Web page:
This post is in response to Susan Dynarski’s article in the New York Times from November 22nd, 2017, “Latops are Great. But Not During a Lecture or Meeting.” After writing an unnecessarily lengthy email to my siblings, I figured I’d turn it into a blog. Let me know where I’m wrong in the comments.
Photo by John-Mark Kuznietsov on Unsplash.
I agree. Technology is super distracting. The author lays out a valid argument, and the research clearly demonstrates the impact of laptops on lectures. Laptops are undoubtedly more distracting than pencil and paper. To assume that technology always adds positively to a learning environment is naive at best. We all know from personal experience in our academic, social and professional lives just how distracting our devices can be. The article’s title, unfortunately, misrepresents the article; laptops are decidedly not great for learning at all, according to the author.
The underlying assumptions of the piece give me pause. “But a growing body of evidence shows that overall, college students learn less when they use computers or tablets during lectures.” I don’t doubt this claim, and the author’s explanation supports it. But what exactly are the researchers concerned with, student learning or student learning from lectures? Research clearly tells us that students learn less from lectures. Thus, if the goal is student learning, why focus on the technology and not the pedagogy? Furthermore, the study used a standardized test about the lecture to make its claims. Not only is this problematic for the inherent biases and incomplete understanding of student learning from standardized tests, but it also assumes that learning is limited to what is delivered during the lecture, not the content being studied.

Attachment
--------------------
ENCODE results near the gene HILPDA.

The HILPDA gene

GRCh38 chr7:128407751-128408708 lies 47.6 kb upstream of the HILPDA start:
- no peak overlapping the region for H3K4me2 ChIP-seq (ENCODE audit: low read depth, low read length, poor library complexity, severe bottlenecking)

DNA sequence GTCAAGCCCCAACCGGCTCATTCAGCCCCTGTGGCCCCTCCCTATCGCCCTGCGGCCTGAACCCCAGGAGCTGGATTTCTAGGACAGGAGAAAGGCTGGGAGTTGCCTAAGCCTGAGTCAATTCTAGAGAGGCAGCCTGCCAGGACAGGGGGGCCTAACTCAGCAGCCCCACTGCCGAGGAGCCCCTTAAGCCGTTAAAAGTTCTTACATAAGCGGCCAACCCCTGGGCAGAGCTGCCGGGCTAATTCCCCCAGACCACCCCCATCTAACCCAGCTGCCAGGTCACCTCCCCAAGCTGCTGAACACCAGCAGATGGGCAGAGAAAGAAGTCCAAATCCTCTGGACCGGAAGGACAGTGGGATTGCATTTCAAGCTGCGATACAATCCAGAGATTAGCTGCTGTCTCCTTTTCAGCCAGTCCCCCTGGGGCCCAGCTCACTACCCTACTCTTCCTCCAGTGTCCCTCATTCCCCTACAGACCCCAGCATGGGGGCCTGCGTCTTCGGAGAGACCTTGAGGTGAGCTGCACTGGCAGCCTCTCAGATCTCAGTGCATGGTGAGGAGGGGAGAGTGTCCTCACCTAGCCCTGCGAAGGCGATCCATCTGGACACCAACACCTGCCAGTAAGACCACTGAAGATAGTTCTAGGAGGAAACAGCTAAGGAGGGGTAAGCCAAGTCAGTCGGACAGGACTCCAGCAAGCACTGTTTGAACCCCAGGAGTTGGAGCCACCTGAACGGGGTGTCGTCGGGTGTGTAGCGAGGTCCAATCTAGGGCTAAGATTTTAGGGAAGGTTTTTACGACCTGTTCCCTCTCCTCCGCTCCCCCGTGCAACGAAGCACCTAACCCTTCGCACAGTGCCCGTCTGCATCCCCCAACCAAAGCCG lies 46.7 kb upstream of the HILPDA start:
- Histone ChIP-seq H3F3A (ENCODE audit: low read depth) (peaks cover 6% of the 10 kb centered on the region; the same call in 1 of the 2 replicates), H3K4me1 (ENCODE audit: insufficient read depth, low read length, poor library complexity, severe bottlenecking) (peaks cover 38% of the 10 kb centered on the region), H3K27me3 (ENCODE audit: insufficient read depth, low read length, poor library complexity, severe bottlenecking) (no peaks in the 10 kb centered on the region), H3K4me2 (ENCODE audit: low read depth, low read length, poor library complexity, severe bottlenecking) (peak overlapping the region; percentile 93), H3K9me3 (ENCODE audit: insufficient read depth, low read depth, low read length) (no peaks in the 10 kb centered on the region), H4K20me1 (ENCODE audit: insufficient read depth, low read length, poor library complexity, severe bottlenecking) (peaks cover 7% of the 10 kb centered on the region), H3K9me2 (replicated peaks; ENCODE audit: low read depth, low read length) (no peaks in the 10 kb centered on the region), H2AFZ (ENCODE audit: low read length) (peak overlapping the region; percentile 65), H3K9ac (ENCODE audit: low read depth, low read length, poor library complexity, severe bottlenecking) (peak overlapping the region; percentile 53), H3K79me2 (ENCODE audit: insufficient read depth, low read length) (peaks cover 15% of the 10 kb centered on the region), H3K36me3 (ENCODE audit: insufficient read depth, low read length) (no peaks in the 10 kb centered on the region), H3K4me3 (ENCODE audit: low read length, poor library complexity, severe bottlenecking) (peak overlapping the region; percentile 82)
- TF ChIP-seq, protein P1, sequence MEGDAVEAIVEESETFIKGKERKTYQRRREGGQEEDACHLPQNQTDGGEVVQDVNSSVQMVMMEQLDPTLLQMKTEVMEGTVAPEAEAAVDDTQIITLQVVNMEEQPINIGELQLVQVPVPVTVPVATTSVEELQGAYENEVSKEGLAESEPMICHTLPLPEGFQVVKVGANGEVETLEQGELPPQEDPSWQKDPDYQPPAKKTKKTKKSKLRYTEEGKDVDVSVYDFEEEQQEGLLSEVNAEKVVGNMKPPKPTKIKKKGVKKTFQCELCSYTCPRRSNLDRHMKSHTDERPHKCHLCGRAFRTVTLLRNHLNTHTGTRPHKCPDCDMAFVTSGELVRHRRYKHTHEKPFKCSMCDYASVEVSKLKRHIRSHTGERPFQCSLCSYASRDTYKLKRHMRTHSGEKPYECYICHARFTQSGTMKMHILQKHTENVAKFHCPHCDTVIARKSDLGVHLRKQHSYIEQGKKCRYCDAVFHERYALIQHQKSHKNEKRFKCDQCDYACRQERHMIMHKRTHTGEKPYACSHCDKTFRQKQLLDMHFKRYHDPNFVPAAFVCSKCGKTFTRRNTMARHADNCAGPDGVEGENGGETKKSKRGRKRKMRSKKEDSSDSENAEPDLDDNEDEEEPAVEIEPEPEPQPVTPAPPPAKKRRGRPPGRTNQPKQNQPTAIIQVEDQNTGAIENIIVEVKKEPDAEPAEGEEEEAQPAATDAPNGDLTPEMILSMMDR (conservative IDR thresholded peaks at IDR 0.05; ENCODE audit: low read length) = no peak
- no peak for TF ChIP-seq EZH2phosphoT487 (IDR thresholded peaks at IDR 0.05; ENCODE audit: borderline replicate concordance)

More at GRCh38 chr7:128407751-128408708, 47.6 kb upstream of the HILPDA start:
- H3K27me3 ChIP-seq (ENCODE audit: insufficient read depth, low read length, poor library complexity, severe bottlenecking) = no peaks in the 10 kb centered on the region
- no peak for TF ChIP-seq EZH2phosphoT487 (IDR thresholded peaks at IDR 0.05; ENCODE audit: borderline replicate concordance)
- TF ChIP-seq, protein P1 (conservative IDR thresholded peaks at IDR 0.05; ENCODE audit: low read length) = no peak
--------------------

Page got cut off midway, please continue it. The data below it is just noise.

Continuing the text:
“Notetaking” is assumed to be a simplistic recording of the lecture, as well. Did the chosen notetaking strategy impact students’ learning? Did all students with laptops simply record every word verbatim, or did they employ a variety of strategies that may have impacted their understanding of the lesson, as well? Further research on the impact of other modes of notetaking would be important for completing the picture. Sketchnoting – both on paper as well as on a tablet – forces students to process and analyze information to a greater degree than the notetaking described; flipped video lectures allow students to pause and rewind; collaborative notetaking allows students to build off of and learn from others. Ideally, students will identify the best notetaking system for themselves through exposure and guidance.
I’m also troubled by the assumption that students attending the lecture have an equal playing field of background knowledge. Are students empowered to fill their gaps in their understanding during a lecture, or should they remain quiet and act the part? Sure, we have mechanisms for filtering out students who are not ‘academically prepared’ for college, but until the system operates in a competency-based manner, there is no way to guarantee that all students are entering with the same knowledge and depth of understanding. What would an equitable education look like for college students? How are lectures complicit in higher education’s system of oppression? To single-out students with professionally-validated learning disabilities creates an obvious problem socially, but it also assumes that all other learners are equally favored to succeed in learning from a lecture.